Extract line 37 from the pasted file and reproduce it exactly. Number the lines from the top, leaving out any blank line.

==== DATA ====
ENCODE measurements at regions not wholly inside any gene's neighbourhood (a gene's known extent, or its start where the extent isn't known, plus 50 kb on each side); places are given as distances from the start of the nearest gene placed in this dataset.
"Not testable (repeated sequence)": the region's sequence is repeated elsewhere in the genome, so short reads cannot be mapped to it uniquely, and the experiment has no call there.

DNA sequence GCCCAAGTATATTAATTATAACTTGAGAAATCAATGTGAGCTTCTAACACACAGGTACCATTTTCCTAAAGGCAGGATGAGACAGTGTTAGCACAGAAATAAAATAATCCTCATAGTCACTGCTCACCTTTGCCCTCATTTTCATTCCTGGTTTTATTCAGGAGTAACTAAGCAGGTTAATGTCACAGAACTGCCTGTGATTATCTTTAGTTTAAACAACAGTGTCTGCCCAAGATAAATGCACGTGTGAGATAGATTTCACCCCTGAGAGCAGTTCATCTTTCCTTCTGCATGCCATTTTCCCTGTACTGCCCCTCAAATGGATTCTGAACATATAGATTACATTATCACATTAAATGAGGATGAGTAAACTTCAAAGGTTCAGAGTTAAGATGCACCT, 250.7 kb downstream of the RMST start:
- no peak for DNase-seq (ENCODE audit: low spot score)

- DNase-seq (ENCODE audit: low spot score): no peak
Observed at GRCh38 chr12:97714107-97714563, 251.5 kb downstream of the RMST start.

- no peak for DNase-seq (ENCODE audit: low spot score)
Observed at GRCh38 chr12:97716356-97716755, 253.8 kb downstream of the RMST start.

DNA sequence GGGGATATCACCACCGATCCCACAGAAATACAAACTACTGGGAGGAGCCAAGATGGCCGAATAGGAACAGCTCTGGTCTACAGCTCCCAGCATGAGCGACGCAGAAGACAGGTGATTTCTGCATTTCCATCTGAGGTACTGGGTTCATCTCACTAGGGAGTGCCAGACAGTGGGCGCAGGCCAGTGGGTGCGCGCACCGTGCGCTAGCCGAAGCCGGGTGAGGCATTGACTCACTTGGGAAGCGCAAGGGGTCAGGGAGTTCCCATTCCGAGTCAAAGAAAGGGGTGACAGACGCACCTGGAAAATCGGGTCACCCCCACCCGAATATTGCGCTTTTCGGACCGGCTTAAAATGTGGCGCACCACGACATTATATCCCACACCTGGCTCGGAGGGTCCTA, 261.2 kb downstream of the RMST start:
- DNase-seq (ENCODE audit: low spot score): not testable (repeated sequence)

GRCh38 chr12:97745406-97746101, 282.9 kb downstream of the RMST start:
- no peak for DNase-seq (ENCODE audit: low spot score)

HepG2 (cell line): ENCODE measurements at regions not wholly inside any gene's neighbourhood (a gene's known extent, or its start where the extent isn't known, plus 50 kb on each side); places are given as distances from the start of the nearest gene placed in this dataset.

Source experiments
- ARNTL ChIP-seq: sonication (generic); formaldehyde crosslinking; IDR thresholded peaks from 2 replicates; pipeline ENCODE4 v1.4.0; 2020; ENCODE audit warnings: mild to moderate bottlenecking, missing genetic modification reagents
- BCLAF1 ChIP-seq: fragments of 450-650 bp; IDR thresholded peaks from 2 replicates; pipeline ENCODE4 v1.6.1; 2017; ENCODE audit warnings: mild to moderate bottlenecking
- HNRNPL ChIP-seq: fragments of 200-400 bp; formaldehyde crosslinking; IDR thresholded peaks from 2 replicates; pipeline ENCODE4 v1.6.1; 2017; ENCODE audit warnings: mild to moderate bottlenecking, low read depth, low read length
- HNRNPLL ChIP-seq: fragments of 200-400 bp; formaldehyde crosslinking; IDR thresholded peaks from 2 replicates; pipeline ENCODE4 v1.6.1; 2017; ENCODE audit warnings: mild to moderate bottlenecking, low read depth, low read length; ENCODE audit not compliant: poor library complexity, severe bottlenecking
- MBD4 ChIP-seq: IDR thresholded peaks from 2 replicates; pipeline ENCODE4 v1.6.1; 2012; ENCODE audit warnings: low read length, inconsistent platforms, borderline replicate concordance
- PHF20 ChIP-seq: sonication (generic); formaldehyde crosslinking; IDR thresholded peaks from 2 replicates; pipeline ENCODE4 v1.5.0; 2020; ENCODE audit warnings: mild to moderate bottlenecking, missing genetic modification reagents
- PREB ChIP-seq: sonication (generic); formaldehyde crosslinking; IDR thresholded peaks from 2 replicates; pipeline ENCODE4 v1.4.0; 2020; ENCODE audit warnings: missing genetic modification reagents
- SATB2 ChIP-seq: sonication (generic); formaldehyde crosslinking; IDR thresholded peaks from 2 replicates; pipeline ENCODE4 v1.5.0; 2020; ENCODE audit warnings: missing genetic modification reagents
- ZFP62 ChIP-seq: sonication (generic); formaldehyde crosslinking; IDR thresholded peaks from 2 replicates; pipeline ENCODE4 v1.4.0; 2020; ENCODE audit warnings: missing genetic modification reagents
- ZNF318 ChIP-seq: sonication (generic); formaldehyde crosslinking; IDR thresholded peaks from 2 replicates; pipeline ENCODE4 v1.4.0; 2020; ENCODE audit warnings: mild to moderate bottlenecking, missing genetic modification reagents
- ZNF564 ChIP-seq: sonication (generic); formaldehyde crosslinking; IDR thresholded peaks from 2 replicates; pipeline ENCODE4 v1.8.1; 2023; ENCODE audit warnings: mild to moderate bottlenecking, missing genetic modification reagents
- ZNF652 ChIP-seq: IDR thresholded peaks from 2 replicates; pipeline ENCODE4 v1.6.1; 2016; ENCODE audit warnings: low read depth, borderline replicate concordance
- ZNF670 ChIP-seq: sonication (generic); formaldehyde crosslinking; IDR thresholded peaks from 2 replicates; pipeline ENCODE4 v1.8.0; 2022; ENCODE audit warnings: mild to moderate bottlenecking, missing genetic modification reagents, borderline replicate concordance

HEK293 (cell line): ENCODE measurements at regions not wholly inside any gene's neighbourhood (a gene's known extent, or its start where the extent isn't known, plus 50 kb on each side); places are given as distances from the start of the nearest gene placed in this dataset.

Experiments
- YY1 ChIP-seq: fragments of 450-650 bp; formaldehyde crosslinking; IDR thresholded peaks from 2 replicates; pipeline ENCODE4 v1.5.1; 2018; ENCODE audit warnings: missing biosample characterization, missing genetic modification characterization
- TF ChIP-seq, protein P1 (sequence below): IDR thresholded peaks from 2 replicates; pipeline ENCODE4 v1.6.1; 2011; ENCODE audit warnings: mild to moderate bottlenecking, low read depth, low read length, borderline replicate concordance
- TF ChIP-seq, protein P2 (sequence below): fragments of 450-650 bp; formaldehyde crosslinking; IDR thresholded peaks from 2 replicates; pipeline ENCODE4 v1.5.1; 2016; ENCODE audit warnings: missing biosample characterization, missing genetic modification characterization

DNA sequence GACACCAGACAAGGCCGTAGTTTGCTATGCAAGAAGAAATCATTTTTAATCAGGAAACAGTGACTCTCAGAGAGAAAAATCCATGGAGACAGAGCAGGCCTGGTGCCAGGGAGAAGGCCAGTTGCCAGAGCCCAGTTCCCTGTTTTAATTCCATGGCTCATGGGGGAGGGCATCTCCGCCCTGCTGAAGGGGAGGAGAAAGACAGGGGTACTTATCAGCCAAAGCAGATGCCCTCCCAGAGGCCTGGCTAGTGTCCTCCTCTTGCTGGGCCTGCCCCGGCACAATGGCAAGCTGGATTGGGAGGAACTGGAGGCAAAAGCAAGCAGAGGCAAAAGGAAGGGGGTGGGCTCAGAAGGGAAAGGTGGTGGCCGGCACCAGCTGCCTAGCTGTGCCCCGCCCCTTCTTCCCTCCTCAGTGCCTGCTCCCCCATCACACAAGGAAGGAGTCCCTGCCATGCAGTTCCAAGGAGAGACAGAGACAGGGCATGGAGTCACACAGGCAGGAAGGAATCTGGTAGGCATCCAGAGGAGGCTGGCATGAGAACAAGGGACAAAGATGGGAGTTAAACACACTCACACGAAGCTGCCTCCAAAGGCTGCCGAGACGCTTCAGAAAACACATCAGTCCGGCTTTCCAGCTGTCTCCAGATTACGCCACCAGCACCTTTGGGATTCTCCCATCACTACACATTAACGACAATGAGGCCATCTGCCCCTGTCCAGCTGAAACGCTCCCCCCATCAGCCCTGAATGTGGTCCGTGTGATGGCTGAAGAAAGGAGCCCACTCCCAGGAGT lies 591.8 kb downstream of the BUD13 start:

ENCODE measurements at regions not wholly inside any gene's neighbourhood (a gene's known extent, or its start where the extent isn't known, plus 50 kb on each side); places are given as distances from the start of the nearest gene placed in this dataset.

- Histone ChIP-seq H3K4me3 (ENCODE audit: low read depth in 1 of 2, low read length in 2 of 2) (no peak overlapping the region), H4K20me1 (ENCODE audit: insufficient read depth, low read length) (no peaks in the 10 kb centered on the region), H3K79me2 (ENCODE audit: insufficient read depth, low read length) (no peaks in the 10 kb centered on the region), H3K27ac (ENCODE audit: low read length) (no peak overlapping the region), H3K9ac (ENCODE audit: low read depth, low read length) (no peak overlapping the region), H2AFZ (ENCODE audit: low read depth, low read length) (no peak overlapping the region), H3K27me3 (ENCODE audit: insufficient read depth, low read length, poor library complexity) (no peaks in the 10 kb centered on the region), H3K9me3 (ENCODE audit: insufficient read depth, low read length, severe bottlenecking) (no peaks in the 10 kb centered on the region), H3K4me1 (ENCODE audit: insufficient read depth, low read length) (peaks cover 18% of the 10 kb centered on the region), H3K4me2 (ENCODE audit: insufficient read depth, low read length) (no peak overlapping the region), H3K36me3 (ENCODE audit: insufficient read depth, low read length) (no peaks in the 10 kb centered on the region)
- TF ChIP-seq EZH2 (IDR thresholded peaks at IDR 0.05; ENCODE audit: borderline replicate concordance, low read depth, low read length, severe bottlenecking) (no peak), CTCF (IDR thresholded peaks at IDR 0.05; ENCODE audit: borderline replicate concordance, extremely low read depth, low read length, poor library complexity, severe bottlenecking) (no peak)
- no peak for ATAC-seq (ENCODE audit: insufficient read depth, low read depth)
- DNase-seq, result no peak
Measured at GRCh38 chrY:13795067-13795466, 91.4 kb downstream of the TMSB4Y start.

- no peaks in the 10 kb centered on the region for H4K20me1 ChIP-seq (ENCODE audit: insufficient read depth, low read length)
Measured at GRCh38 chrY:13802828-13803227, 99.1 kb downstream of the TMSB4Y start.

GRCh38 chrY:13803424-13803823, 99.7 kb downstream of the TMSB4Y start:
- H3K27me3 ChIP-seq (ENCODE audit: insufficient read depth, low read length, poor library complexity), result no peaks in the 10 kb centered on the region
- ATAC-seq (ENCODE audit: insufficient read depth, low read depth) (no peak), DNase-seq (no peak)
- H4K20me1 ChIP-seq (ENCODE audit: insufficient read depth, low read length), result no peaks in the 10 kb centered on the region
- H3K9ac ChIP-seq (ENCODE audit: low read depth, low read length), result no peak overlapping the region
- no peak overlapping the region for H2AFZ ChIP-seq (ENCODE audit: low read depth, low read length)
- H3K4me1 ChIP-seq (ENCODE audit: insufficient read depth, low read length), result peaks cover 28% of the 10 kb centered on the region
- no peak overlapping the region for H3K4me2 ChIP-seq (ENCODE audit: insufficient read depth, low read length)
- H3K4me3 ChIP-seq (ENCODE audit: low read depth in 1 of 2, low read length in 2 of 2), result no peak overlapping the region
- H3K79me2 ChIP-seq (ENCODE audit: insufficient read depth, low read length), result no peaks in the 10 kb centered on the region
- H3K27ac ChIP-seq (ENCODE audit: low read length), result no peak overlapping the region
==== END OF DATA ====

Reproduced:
- no peak for ATAC-seq (ENCODE audit: insufficient read depth, low read depth)